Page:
We need Advent. Why? Because Advent is not Christmas.
The Nairobi Statement on Worship and Culture says the Church is to be transcultural, contextual, cross-cultural, and counter-cultural. When we, as Christ-followers, follow Church Time vs. mall time, we live out these principles intuitively. By living into Advent, a time of focus on the Second Coming of Christ, as well as his first coming, we are less caught up in the madness of December and what our culture calls “the holidays.”
In Advent, we live in a different rhythm, a rhythm practiced by Christ-followers around the world, today and in centuries past (transcultural and cross-cultural). Not rushing into Christmas the day after Thanksgiving (or sooner) is very counter-cultural. So is celebrating Christmas for the Twelve Days (December 25 to January 6, the date of Epiphany); the Church begins Christmas just as the world ends it. We can be very contextual by speaking the ancient prophetic words of Advent (“coming”) into a modern, next-door world that has lost hope.
Advent is not a warm-fuzzy but rather a real Word to fractured, hysterical people rushing to find happiness and a sense of family in all the wrong places. Advent has hard edges; it looks to the cross that hangs over the manger. It says that Christ will come again and not in swaddling clothes. Yet, when the madness of December is over in the mall, the Church will still be standing, like a light on a hill, giving direction and hope to all who have lost their way. As “the holidays” become 75% off in the world, the Church says that Christmas continues, not with the false tinsel of materialism but with the Word made flesh.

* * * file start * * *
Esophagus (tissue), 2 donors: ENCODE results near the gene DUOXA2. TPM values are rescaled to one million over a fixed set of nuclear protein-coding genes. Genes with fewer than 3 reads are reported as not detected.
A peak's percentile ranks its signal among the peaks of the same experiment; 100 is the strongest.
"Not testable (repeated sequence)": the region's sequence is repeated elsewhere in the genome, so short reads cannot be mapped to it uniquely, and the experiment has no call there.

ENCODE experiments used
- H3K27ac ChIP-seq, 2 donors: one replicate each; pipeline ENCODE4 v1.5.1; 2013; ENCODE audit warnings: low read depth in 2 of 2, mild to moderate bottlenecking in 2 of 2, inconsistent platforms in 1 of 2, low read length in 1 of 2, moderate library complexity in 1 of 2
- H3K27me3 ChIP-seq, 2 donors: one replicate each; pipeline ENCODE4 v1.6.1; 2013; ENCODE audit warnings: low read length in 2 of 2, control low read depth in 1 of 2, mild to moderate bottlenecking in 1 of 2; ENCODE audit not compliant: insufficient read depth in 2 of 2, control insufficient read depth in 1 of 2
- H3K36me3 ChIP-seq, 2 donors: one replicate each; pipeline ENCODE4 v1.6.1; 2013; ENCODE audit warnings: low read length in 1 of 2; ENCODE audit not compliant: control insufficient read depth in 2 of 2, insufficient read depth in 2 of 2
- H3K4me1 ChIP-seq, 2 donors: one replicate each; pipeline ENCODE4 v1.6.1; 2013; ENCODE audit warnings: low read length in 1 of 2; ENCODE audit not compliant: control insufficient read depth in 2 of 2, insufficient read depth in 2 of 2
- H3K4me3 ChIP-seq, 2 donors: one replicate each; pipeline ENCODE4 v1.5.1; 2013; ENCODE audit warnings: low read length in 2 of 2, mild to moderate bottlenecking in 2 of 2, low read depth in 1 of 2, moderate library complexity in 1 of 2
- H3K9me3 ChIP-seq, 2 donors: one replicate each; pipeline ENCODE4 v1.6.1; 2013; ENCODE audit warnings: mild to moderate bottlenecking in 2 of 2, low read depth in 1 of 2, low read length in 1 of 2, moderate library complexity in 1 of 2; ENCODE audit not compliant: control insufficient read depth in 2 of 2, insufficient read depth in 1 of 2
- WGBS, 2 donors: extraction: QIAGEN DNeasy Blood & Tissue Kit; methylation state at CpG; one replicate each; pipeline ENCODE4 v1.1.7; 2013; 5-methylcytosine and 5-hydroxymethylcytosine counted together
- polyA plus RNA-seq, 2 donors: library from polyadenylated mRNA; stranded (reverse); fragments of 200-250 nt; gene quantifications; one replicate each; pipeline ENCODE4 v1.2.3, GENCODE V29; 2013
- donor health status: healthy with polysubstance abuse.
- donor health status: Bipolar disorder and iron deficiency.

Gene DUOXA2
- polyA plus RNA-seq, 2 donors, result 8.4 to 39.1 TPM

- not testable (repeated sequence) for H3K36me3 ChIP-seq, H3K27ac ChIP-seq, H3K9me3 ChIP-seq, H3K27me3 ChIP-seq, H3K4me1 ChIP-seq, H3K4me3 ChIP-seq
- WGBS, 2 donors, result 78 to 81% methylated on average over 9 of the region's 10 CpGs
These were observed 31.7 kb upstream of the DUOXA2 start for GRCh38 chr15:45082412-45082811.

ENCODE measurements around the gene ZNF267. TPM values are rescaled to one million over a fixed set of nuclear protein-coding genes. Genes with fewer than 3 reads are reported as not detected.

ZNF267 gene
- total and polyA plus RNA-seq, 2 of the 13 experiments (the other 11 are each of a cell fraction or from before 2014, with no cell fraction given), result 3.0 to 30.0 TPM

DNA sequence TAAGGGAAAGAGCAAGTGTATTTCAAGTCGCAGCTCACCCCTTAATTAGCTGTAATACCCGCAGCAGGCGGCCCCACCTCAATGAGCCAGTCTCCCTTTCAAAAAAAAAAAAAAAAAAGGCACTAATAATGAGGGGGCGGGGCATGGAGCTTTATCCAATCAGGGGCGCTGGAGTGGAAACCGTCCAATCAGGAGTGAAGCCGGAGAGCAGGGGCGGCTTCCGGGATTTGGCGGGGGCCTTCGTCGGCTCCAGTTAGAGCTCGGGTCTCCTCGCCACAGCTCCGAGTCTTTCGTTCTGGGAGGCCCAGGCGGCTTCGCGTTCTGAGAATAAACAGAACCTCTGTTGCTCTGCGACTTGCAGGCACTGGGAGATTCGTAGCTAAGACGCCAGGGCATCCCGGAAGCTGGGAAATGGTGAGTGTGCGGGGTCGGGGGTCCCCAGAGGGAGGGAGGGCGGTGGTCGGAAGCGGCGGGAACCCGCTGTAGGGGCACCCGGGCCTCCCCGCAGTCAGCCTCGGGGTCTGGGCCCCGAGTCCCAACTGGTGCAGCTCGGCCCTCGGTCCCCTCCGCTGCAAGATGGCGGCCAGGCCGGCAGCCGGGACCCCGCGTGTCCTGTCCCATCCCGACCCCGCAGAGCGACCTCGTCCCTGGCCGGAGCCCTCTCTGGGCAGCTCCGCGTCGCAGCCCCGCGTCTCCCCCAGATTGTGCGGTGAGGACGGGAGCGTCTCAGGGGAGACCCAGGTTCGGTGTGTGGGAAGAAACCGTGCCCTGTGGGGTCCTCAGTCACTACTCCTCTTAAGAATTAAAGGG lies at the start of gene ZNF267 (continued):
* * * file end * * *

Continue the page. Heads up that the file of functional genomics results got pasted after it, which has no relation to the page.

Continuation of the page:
We need the fasting and introspection Advent invites us to. As the days in the Northern Hemisphere get darker, we need to reflect on the darkness of our hearts, a darkness which keeps us from full fellowship with God. John 1:5, part of the Gospel reading appointed for Christmas Day, only makes transformative sense if we have been through Advent: “The light shines in the darkness, and the darkness did not overcome it.” We must know what that darkness is to understand the strength of the Light. Advent teaches us that strength and helps us offer it to others.
Advent is not a parlor game or something that only certain denominations observe. It is not a time to “get ready for the holidays” in the way most of us understand the purpose of December. Advent is a spiritual transformation gift of time from centuries of Christian thought and practice. We need Advent to understand Christmas and the Incarnation of Jesus.
Where have you seen the strength of the Light recently?
Do you feel like you need Advent? Why or why not?
Valerie Hess is an author, instructor in the Spring Arbor University’s Master of Arts in Spiritual Formation and Leadership (MSFL) program, retreat speaker, musician, mother and pastor’s wife. She does a weekly blog for the MSFL program and has written numerous articles, mostly on the themes of spiritual formation through the spiritual disciplines and church music. She has written three books: Habits of a Child’s Heart: Raising Your Kids with the Spiritual Disciplines (co-authored with Dr. Marti Watson Garlett), Spiritual Disciplines Devotional: A Year of Readings and The Life of the Body: Physical Well-Being and Spiritual Formation" (co-authored with Lane M. Arnold). Her husband is an Associate Pastor at First Presbyterian Church in Boulder, CO. She has two daughters.